Garden Superintendent 1947 – 1974
Bob Younger joined the Botanic Garden as a young trainee. During his twenty-eight year career in the Garden, Bob Younger worked with three directors – Humphrey Gilbert-Carter (1921 – 1950), John Gilmour (1951 – 1973) and Dr Max Walters (1973 – 1984).
Previously Bob had been Gardener at Levens Hall, home of the Bagot family in Westmoreland, Cumbria.
(Above) Bob Younger, Garden Superintendent (left) with John Gilmour (seated right) Director of the Botanic Garden (1951 – 1973) in a staff photograph from 1959.
The long-lasting working partnership between John Gilmour (1951 – 1973) and Bob Younger in the early 1950s saw the development of the eastern section of the Botanic Garden. The eastern section had been previously used as vegetable allotments and the task of preparing the groundwork of this ‘new area’ was a formidable one that would take several years to complete.
By 1956, the new area was ready for planting. One of the first tasks was to create new paths through the Garden, so that they would be accessible to visitors and gardeners. Bob Younger employed an unusual method of path marking. He would drive around the new area in his vehicle in curving sweeps, allowing the tyres to mark out the shape of the paths.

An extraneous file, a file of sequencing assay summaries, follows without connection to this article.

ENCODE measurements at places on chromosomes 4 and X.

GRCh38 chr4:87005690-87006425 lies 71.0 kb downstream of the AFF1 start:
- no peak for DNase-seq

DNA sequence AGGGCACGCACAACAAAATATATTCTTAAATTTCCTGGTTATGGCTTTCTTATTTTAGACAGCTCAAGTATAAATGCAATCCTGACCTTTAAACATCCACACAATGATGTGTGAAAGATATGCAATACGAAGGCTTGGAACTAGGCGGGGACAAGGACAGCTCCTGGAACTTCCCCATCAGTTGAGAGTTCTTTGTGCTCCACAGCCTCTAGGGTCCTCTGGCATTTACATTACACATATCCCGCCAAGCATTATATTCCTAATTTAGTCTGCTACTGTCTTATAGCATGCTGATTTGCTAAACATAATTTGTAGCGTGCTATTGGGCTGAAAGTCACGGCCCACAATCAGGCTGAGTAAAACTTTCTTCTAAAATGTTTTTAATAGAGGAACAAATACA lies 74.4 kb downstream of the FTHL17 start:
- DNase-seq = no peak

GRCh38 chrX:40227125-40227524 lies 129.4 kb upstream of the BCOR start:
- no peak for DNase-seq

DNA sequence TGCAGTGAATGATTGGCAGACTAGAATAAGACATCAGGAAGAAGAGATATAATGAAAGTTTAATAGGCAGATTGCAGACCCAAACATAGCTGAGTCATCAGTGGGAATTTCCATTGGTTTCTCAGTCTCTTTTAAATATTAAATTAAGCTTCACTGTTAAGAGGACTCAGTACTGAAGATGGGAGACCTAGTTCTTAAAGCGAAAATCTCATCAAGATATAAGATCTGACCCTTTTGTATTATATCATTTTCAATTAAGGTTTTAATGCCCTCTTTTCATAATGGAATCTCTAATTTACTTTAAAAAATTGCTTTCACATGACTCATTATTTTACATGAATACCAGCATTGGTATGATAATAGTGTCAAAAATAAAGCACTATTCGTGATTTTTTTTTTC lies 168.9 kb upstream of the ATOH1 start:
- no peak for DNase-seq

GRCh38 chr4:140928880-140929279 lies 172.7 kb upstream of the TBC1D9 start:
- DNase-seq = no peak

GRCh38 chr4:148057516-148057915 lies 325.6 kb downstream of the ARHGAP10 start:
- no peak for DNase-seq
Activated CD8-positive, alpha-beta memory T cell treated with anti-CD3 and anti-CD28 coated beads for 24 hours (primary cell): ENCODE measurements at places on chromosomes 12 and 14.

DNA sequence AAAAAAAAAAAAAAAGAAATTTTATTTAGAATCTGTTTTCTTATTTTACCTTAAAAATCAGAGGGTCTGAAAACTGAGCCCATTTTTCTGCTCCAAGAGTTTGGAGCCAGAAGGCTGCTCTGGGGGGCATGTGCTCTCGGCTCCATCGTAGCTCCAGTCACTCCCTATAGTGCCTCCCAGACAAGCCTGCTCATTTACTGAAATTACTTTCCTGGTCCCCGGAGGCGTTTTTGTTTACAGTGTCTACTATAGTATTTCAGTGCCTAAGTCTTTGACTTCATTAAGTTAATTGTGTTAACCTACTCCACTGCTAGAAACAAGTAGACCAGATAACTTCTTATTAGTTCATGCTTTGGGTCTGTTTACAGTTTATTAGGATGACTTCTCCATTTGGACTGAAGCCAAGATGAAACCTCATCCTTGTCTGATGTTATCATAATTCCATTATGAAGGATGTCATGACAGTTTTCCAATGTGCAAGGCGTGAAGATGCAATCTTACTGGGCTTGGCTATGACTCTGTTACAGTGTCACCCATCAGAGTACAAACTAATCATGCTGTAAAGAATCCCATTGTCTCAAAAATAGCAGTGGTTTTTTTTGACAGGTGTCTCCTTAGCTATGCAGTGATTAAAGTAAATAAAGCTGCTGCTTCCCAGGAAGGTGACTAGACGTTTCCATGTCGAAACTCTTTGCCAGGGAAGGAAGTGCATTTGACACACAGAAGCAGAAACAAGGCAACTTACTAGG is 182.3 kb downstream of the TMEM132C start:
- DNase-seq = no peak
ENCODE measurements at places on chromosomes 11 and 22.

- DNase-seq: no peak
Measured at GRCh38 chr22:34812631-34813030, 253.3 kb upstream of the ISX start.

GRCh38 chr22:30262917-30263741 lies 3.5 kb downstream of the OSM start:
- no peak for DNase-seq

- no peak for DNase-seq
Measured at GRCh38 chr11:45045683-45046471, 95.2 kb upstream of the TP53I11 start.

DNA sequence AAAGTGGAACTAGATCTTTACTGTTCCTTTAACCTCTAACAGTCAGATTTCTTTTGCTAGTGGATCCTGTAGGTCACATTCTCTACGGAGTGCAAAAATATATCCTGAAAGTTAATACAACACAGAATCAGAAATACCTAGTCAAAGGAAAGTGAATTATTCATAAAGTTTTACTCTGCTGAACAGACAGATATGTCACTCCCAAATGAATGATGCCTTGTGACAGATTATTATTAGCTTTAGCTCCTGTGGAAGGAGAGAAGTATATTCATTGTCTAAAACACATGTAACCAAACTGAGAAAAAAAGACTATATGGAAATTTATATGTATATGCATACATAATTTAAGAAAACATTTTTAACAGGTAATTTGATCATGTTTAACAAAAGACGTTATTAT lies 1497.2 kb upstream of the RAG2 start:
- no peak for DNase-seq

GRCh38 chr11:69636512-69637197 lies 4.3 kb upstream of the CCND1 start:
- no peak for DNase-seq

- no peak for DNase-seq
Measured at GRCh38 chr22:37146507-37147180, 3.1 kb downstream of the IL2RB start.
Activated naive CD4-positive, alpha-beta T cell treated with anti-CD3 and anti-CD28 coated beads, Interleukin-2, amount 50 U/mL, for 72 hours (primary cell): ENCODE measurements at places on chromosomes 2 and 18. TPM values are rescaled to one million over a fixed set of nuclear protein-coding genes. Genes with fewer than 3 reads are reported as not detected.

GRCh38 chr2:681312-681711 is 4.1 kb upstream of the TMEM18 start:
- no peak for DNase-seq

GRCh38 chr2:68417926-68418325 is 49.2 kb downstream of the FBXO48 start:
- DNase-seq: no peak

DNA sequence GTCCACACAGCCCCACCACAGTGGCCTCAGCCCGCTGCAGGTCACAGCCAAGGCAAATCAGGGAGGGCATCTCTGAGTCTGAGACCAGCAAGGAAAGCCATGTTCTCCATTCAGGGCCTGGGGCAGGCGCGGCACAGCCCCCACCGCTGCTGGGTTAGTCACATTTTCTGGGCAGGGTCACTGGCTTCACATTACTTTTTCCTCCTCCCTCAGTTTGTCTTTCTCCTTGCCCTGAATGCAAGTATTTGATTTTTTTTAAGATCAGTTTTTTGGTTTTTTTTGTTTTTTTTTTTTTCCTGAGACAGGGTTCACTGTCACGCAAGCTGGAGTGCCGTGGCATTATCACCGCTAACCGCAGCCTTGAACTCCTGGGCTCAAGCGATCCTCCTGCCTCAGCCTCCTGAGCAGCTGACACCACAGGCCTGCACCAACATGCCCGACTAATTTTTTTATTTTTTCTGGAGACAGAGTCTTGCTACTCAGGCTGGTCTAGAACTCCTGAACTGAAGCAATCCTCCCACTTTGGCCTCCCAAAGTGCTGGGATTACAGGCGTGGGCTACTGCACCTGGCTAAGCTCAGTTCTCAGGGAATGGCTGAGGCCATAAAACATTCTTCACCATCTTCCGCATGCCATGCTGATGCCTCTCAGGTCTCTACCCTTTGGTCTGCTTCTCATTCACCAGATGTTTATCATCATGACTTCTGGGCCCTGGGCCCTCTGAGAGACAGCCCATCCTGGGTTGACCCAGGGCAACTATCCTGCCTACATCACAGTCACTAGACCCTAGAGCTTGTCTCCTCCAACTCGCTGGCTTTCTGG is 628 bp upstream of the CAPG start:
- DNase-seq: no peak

Once the ground-work for the new area had been completed, John Gilmour and Bob Younger embarked on a new challenge. John Gilmour wanted to create a new Limestone Rock Garden next to the lake. With man-power and a pulley it took four years to complete. Today, the Limestone Rock Garden is a popular planting with visitors.
1951 – 1953 Development on the Eastern Garden begins with allotment clearing
1951 – 1973 Tertiary Trees planted
1954 – 1957 Limestone Rock Garden
1958 The Chronological Bed
1960 The Scented Garden
1962 Limestone Ecological Mound
1967 David Mellor Lily Fountain installed
The idea behind the David Mellor Lily Fountain commission was to create an impressive feature and focal point at the eastern end of the Main Walk in the original 1846 section of the Botanic Garden. This elegant water-lily design was produced by the renowned silversmith, David Mellor (1930 – 2009). Seven giant bronze water-lily leaves create the focus at the centre of the fountain. The columns of water emerging from the centre of each lily were to echoed the Giant Redwood trees Sequoidendron at the western and eastern ends of the walk.
One of the concerns about the fountain when it was first installed was whether ducks would be able to land on the water. The concerns proved to be without basis and ducks happily swim in the fountain, making a living addition to this attractive feature.